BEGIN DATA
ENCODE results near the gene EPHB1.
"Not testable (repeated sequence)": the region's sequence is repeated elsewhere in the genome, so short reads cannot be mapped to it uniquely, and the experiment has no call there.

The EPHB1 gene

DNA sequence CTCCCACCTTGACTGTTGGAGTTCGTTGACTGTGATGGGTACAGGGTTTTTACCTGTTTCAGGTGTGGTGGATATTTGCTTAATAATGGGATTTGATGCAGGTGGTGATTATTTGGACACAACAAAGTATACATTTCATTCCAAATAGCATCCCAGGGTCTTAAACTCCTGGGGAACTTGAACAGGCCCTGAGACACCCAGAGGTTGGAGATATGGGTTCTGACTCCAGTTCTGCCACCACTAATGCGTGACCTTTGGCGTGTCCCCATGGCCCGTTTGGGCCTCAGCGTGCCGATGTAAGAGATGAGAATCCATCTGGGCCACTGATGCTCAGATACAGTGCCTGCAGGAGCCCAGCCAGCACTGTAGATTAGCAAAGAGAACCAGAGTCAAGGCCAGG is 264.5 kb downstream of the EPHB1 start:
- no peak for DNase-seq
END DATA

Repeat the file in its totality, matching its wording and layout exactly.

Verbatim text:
ENCODE results near the gene EPHB1.
"Not testable (repeated sequence)": the region's sequence is repeated elsewhere in the genome, so short reads cannot be mapped to it uniquely, and the experiment has no call there.

The EPHB1 gene

DNA sequence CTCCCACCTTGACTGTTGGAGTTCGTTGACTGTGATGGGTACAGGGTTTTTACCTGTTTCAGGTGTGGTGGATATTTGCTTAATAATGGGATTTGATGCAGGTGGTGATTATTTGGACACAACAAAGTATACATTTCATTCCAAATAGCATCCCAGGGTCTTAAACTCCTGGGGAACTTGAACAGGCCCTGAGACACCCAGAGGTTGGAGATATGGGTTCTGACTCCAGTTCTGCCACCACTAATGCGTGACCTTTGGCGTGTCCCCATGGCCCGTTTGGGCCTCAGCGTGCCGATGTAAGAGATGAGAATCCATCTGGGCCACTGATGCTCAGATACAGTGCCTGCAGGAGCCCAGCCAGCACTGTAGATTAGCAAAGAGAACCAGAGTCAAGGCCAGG is 264.5 kb downstream of the EPHB1 start:
- no peak for DNase-seq